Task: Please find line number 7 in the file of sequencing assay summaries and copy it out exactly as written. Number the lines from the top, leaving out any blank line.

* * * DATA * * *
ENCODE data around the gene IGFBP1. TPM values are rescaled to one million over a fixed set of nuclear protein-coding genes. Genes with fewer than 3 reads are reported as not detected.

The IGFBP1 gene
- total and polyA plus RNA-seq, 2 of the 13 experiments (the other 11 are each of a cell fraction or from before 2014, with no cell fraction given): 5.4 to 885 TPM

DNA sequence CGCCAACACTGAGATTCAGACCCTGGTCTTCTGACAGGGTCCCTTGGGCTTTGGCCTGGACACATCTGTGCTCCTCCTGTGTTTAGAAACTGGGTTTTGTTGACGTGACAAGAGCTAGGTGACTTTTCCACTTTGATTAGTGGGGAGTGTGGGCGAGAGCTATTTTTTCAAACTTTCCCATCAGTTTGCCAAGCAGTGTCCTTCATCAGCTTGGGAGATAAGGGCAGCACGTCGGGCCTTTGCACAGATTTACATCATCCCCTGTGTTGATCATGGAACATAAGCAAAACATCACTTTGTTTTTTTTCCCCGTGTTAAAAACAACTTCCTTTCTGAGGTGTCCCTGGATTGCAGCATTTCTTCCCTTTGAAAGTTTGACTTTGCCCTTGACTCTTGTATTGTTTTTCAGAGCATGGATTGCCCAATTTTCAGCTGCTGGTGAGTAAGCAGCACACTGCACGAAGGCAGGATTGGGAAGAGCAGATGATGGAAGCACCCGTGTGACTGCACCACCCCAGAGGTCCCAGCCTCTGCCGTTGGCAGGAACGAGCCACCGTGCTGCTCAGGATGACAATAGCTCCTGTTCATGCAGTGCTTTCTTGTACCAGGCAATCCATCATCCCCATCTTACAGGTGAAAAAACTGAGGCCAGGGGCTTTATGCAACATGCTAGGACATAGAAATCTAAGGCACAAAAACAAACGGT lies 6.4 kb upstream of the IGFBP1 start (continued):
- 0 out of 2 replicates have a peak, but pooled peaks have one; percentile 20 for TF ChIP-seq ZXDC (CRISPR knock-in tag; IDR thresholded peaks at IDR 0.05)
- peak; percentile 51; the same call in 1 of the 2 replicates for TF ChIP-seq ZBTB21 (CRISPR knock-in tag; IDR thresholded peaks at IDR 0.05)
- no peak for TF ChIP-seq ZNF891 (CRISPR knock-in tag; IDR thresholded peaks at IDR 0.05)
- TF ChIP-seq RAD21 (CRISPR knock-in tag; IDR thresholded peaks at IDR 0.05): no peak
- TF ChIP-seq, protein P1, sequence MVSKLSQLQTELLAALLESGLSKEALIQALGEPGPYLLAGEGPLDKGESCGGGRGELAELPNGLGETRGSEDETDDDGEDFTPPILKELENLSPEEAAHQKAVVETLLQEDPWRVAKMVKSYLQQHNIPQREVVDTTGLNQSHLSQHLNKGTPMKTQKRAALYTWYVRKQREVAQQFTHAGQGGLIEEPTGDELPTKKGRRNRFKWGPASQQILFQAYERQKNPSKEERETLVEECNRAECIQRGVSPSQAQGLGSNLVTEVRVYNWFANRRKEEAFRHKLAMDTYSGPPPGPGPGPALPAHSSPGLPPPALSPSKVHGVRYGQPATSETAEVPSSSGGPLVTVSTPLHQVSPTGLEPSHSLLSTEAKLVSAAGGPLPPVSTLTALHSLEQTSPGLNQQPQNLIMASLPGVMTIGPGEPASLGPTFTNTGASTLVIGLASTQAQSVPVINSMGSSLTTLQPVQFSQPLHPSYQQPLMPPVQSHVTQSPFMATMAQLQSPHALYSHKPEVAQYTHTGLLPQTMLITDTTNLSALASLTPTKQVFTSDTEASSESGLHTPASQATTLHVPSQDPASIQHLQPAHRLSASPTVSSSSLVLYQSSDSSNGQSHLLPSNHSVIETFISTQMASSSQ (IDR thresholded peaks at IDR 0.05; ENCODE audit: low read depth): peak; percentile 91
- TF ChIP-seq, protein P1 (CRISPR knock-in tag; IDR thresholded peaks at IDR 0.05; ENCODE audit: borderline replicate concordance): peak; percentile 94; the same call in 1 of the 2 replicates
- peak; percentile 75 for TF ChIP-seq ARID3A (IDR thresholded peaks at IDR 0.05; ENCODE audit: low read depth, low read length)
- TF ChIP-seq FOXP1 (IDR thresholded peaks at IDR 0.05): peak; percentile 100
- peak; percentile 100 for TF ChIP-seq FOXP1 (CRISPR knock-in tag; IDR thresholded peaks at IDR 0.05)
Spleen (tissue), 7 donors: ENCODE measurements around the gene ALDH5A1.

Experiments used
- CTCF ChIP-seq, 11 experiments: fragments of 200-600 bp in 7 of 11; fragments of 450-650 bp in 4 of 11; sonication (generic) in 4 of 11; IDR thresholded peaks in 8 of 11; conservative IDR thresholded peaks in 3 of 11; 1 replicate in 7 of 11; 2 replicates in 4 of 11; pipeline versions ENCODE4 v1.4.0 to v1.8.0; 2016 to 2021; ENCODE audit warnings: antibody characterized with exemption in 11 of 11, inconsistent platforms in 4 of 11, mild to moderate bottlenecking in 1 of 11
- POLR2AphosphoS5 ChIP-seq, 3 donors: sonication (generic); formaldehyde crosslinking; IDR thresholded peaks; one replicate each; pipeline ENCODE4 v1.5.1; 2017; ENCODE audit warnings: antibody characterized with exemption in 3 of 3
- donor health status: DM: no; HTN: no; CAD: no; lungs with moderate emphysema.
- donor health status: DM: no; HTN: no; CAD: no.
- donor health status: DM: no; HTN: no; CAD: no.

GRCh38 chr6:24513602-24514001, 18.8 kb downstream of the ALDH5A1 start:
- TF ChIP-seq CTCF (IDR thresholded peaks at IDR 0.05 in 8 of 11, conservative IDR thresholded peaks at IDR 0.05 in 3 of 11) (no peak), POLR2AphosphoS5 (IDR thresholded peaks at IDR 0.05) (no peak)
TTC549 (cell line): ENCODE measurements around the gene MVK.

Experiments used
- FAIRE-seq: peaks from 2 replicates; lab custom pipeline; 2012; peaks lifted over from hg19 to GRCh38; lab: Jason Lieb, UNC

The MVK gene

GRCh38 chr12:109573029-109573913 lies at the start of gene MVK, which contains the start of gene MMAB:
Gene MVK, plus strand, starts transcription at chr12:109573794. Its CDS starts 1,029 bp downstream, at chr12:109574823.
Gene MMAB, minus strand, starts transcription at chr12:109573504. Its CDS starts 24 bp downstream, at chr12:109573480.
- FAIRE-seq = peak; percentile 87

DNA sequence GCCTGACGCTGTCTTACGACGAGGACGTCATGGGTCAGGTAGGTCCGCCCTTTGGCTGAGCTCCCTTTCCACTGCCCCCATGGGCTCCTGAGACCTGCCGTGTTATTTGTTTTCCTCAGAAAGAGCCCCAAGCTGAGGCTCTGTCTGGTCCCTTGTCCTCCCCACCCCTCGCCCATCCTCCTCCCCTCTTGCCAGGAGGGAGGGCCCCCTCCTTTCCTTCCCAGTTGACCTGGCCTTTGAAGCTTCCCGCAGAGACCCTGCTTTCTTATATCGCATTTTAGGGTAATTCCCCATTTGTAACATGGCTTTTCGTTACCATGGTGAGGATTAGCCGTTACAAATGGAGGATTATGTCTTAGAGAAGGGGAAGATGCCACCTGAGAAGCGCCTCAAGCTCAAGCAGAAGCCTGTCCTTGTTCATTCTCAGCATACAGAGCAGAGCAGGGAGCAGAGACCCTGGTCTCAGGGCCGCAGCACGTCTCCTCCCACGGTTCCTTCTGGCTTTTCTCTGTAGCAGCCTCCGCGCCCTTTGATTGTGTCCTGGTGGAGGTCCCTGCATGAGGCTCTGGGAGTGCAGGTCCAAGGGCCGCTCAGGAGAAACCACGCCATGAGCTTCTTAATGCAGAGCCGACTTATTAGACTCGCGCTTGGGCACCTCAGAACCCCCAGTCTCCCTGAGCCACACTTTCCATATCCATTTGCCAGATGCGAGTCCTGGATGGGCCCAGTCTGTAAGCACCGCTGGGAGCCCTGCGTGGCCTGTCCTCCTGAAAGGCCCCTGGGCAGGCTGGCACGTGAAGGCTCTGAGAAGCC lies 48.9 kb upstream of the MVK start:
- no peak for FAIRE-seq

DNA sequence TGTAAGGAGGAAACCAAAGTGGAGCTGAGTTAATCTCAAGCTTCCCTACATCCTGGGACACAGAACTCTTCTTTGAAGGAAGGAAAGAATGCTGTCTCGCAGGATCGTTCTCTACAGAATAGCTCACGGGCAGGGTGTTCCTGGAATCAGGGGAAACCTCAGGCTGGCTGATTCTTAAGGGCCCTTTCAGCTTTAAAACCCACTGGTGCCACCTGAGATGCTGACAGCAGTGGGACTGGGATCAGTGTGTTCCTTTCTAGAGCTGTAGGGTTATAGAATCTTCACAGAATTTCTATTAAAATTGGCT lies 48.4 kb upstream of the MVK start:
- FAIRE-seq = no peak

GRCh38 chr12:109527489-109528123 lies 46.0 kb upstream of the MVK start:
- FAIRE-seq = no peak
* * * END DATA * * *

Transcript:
- no peak for TF ChIP-seq ZNF891 (CRISPR knock-in tag; IDR thresholded peaks at IDR 0.05)